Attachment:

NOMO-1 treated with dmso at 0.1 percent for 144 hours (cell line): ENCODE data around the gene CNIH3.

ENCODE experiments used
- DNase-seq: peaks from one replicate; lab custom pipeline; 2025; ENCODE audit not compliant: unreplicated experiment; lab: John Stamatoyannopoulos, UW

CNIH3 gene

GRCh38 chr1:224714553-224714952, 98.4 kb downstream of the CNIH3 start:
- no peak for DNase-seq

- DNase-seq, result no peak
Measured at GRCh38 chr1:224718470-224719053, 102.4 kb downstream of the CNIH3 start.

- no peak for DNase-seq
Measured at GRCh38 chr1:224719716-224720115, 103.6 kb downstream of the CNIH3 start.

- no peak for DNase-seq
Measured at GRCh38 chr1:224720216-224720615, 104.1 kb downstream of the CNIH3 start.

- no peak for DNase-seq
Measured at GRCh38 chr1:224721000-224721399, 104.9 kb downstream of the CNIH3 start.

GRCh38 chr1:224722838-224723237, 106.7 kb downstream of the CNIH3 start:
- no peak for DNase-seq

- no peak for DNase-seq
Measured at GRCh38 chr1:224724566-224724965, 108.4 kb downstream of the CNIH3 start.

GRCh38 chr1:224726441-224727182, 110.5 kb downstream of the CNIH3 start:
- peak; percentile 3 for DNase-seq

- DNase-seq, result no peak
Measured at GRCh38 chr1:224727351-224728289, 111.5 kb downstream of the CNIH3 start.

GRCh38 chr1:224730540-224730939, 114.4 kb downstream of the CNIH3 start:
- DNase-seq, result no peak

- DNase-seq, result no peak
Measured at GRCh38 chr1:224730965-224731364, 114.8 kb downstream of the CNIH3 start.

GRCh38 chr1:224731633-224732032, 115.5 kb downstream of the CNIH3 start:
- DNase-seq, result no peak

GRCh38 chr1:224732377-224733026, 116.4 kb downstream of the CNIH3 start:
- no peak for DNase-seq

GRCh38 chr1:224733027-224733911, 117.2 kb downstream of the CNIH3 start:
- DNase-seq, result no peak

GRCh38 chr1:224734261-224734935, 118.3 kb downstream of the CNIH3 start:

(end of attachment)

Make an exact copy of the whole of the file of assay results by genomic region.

NOMO-1 treated with dmso at 0.1 percent for 144 hours (cell line): ENCODE data around the gene CNIH3.

ENCODE experiments used
- DNase-seq: peaks from one replicate; lab custom pipeline; 2025; ENCODE audit not compliant: unreplicated experiment; lab: John Stamatoyannopoulos, UW

CNIH3 gene

GRCh38 chr1:224714553-224714952, 98.4 kb downstream of the CNIH3 start:
- no peak for DNase-seq

- DNase-seq, result no peak
Measured at GRCh38 chr1:224718470-224719053, 102.4 kb downstream of the CNIH3 start.

- no peak for DNase-seq
Measured at GRCh38 chr1:224719716-224720115, 103.6 kb downstream of the CNIH3 start.

- no peak for DNase-seq
Measured at GRCh38 chr1:224720216-224720615, 104.1 kb downstream of the CNIH3 start.

- no peak for DNase-seq
Measured at GRCh38 chr1:224721000-224721399, 104.9 kb downstream of the CNIH3 start.

GRCh38 chr1:224722838-224723237, 106.7 kb downstream of the CNIH3 start:
- no peak for DNase-seq

- no peak for DNase-seq
Measured at GRCh38 chr1:224724566-224724965, 108.4 kb downstream of the CNIH3 start.

GRCh38 chr1:224726441-224727182, 110.5 kb downstream of the CNIH3 start:
- peak; percentile 3 for DNase-seq

- DNase-seq, result no peak
Measured at GRCh38 chr1:224727351-224728289, 111.5 kb downstream of the CNIH3 start.

GRCh38 chr1:224730540-224730939, 114.4 kb downstream of the CNIH3 start:
- DNase-seq, result no peak

- DNase-seq, result no peak
Measured at GRCh38 chr1:224730965-224731364, 114.8 kb downstream of the CNIH3 start.

GRCh38 chr1:224731633-224732032, 115.5 kb downstream of the CNIH3 start:
- DNase-seq, result no peak

GRCh38 chr1:224732377-224733026, 116.4 kb downstream of the CNIH3 start:
- no peak for DNase-seq

GRCh38 chr1:224733027-224733911, 117.2 kb downstream of the CNIH3 start:
- DNase-seq, result no peak

GRCh38 chr1:224734261-224734935, 118.3 kb downstream of the CNIH3 start: